Yep, it is.

Here's a little piece I wrote for something else:

Unless one is working in a tightly structured, corporate environment the executive chef usually does not have a job description or task outlines. He/she is expected to know what to do and how to do it. Here are a few of the job expectations:

Devise a menu and recipes, procedures and presentations for all menu items. Acquire reliable purveyors. Hire and train all cooks. Provide job descriptions and task outlines for the cooks, prep cooks, dishwashers etc. Schedule all kitchen personnel with a minimum of overtime. Order all meat, poultry, seafood, produce, dairy and grocery items necessary to execute the menu. Price the menu at a specified food cost. (Check in all these items against invoices – ensuring price and quantities are correct). Control labor cost and food cost within specified guidelines. Inventory.

Make sauces. Butcher meats and fillet fish. Provide a soup of the day and daily specials.
Make sure the dining room personnel understand the menu and specials and can talk about it and them knowingly. Oversee the cooking line during service. Step in to assist or relieve at a station if necessary. Perhaps, work one of the stations. Provide pars and par sheets for the cooking line. Keep an abstract of items sold and/or wasted. Ensure the kitchen, to include all refrigeration, is maintained in a clean and sanitary manner.Meet with health inspectors. Expedite (the expediter is the coordinator between the kitchen and the dining room). Ensure very few items are “86’d” but at the same time there is very little waste. Schmooze in the dining room if time permits.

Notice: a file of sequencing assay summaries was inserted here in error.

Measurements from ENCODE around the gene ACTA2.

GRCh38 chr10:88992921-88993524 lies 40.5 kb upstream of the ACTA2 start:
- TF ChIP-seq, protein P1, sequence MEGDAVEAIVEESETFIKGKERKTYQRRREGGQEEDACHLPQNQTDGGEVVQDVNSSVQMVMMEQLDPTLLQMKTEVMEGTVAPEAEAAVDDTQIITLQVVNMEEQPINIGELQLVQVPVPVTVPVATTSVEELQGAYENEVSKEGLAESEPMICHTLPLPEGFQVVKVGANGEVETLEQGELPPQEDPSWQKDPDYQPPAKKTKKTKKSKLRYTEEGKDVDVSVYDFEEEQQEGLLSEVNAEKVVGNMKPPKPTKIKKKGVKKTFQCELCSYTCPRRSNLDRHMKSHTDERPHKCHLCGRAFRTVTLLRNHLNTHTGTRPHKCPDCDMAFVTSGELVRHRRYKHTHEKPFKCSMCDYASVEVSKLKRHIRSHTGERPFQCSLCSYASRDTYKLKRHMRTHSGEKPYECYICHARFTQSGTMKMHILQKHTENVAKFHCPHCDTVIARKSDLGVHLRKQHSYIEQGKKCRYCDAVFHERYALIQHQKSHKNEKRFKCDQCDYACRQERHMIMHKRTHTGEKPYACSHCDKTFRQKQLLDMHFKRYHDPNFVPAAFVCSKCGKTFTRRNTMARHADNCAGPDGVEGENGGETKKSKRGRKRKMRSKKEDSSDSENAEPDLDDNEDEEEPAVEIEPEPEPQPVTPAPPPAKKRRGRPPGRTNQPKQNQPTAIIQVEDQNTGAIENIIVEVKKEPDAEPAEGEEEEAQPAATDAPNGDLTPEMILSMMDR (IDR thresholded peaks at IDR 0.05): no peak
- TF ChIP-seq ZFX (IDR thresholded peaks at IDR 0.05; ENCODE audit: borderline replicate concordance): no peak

Put out only the best and freshest product possible given the raw materials, circumstances and personnel at one's disposal.

Additionally, one is expected to be creative and innovative, not to mention, affable (American chefs only). And maybe even – gasp – attend management meetings. The above would be minimum expectations if one were working for someone else. If one has one’s own business the list grows. Does it ever.

Last edited by ChefJCarey on Fri Jan 23, 2009 8:42 pm, edited 1 time in total.
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Re: Culinary Poll # 24: Measuring the Quality of a Restaurant

by ChefJCarey » Fri Jan 23, 2009 10:46 am

Daniel Rogov wrote:Chef.....

I'll do a swap with you. You describe for me the critic's job description ....."you know, what you think a critic does with the hours of his day and what his responsibilities are" and then I'll go on to give my description of the chef's job description.

Perhaps we should both also respond to whether the sophisticated diner or equallly sophisticated reader has the need to know precisely what you or I do with the hours of our days? And of course, conments (regardless of whether they know or care about our job descriptions) of what we think are their expectations of us.